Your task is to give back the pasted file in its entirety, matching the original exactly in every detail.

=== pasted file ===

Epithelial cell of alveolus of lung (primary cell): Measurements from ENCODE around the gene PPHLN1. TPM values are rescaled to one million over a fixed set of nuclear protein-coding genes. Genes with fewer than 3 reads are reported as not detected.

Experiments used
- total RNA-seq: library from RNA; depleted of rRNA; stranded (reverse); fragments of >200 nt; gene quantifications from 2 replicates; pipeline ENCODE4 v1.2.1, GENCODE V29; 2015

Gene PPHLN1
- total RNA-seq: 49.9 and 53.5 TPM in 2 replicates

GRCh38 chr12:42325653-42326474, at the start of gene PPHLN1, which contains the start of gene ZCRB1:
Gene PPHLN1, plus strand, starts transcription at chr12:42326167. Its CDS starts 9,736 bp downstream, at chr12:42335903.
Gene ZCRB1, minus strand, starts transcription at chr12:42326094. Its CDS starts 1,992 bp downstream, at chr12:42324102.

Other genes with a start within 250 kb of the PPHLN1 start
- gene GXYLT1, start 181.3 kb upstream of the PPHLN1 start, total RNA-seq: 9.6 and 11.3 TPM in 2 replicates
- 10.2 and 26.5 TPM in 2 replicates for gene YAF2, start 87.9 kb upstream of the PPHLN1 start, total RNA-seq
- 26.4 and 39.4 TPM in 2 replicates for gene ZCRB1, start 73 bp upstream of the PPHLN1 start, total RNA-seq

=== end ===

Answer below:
Epithelial cell of alveolus of lung (primary cell): Measurements from ENCODE around the gene PPHLN1. TPM values are rescaled to one million over a fixed set of nuclear protein-coding genes. Genes with fewer than 3 reads are reported as not detected.

Experiments used
- total RNA-seq: library from RNA; depleted of rRNA; stranded (reverse); fragments of >200 nt; gene quantifications from 2 replicates; pipeline ENCODE4 v1.2.1, GENCODE V29; 2015

Gene PPHLN1
- total RNA-seq: 49.9 and 53.5 TPM in 2 replicates

GRCh38 chr12:42325653-42326474, at the start of gene PPHLN1, which contains the start of gene ZCRB1:
Gene PPHLN1, plus strand, starts transcription at chr12:42326167. Its CDS starts 9,736 bp downstream, at chr12:42335903.
Gene ZCRB1, minus strand, starts transcription at chr12:42326094. Its CDS starts 1,992 bp downstream, at chr12:42324102.

Other genes with a start within 250 kb of the PPHLN1 start
- gene GXYLT1, start 181.3 kb upstream of the PPHLN1 start, total RNA-seq: 9.6 and 11.3 TPM in 2 replicates
- 10.2 and 26.5 TPM in 2 replicates for gene YAF2, start 87.9 kb upstream of the PPHLN1 start, total RNA-seq
- 26.4 and 39.4 TPM in 2 replicates for gene ZCRB1, start 73 bp upstream of the PPHLN1 start, total RNA-seq